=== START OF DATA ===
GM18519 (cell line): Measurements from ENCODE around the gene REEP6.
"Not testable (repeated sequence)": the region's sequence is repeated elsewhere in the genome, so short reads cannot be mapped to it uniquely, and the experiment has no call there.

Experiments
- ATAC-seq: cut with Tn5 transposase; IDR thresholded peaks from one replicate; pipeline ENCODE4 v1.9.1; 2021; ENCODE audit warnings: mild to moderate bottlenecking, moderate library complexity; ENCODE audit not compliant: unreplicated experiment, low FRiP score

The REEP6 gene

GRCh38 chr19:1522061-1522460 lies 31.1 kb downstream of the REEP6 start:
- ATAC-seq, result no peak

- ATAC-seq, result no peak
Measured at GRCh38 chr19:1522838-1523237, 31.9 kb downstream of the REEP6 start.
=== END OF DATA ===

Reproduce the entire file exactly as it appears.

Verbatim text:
GM18519 (cell line): Measurements from ENCODE around the gene REEP6.
"Not testable (repeated sequence)": the region's sequence is repeated elsewhere in the genome, so short reads cannot be mapped to it uniquely, and the experiment has no call there.

Experiments
- ATAC-seq: cut with Tn5 transposase; IDR thresholded peaks from one replicate; pipeline ENCODE4 v1.9.1; 2021; ENCODE audit warnings: mild to moderate bottlenecking, moderate library complexity; ENCODE audit not compliant: unreplicated experiment, low FRiP score

The REEP6 gene

GRCh38 chr19:1522061-1522460 lies 31.1 kb downstream of the REEP6 start:
- ATAC-seq, result no peak

- ATAC-seq, result no peak
Measured at GRCh38 chr19:1522838-1523237, 31.9 kb downstream of the REEP6 start.